Along with the decadeslong friction between the two countries over their shared dark history, anti-Korean sentiment has also risen in Japan, which was punctuated by recent crimes and discriminatory acts apparently targeting South Korean people living or traveling there.
A 24-year-old college student who asked not to be named said that he is determined to go to Japan to work but concerns over safety and other ramifications that could come from the shaky relations between the two countries will serve as a weight on his mind.
"I would like to return years later after successfully building my career in Japan," he said. "No matter how bright the job prospects are and how well I would be paid there, there is no better place than home."
Song Boo-young, chief of the Korea Japan Association, said that he understands the concerns and admitted that not all youngsters in Japan are successful in finding jobs that they have been searching for.
He cited as downside risks cultural barriers, lack of language skills and such diplomatic issues being translated into unfavorable public sentiment but point out the bright side of the recent upward trend of young people venturing out to Japan in a broader context.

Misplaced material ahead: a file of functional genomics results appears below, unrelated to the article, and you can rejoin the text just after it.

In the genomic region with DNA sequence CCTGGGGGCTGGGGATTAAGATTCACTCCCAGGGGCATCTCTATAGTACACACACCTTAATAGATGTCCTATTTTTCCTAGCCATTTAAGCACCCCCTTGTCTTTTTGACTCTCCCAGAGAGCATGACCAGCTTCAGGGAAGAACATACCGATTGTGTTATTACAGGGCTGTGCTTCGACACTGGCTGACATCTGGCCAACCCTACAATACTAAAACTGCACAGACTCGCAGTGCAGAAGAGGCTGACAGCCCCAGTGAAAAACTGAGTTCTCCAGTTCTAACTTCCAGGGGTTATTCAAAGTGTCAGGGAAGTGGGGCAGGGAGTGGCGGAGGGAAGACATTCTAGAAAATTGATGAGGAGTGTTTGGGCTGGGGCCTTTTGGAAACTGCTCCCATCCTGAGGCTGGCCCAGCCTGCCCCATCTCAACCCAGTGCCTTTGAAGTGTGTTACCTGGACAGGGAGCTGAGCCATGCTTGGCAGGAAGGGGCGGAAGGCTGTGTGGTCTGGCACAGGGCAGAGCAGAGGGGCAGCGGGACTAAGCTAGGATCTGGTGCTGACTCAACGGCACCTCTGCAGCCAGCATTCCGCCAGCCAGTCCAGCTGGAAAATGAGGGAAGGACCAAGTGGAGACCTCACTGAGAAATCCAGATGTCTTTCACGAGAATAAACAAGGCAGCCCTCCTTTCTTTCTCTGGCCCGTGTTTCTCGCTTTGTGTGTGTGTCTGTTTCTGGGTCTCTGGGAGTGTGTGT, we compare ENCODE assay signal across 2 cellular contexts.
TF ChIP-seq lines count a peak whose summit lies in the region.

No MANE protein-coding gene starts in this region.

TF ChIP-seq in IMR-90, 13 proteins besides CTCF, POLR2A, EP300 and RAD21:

"Compared with other Western countries, the challenges coming from cultural and language differences might be relatively smaller as they are located near each other. Thanks to the proximity, you can adjust your plan once you think it is not right. You can give it a try without much burden," he said.
"Historically, Korea and Japan have had problems, and it will take time to solve all the issues," Song said. "It is necessary to enhance the understanding of each other to build a friendly relationship and to that end, exchanges among youngsters could help, though it might be a small step."
The association organizes a job fair every year intended to help younger people learn what is necessary to get a job in Japan and even match them with Japanese companies in need of workers, something that Song said is intended to enhance mutual understanding.
In an apparently related move, the Seoul government has also weighed in by encouraging younger generations to find job opportunities in Japan.
The labor ministry in conjunction with the foreign ministry and its overseas missions in Japan recently launched a "matchmaking" project linking local jobseekers with Japanese firms in pursuit of workers.